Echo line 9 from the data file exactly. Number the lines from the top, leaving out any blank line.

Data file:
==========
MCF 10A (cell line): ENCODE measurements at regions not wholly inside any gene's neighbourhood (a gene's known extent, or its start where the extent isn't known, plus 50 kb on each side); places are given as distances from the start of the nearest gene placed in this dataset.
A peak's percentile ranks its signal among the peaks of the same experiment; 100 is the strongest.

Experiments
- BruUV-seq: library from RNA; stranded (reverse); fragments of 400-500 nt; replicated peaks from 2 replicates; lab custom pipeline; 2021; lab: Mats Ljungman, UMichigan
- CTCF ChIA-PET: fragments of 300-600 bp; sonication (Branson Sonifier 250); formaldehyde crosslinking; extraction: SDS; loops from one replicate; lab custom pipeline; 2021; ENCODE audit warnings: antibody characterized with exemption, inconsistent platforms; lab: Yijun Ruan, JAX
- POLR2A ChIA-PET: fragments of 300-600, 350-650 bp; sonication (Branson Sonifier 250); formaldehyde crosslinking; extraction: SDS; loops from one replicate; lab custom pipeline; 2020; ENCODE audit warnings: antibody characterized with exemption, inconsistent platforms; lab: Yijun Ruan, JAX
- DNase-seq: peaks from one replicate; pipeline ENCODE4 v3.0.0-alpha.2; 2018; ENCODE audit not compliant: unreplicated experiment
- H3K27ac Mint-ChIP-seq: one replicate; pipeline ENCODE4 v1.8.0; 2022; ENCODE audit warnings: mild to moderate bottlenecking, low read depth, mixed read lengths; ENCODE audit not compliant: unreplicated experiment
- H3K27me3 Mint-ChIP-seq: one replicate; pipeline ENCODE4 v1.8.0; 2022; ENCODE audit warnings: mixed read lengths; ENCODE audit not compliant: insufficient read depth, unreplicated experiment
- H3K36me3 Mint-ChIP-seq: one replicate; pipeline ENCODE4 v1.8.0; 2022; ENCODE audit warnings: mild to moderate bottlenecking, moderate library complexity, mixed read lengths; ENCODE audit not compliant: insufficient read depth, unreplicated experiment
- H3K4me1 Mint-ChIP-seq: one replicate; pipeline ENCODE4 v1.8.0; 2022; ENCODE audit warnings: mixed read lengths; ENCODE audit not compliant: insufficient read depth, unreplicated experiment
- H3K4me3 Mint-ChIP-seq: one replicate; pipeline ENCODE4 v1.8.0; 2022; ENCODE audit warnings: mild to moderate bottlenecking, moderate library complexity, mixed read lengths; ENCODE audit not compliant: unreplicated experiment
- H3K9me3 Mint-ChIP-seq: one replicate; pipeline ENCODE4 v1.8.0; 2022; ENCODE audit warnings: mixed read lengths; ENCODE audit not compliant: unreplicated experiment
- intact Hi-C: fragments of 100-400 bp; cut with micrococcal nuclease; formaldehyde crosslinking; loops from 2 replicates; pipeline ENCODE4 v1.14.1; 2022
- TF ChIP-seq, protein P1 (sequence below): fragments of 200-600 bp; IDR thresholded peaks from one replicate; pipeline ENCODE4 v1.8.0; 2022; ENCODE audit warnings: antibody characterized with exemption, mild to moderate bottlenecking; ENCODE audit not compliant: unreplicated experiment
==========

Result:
- H3K27me3 Mint-ChIP-seq: one replicate; pipeline ENCODE4 v1.8.0; 2022; ENCODE audit warnings: mixed read lengths; ENCODE audit not compliant: insufficient read depth, unreplicated experiment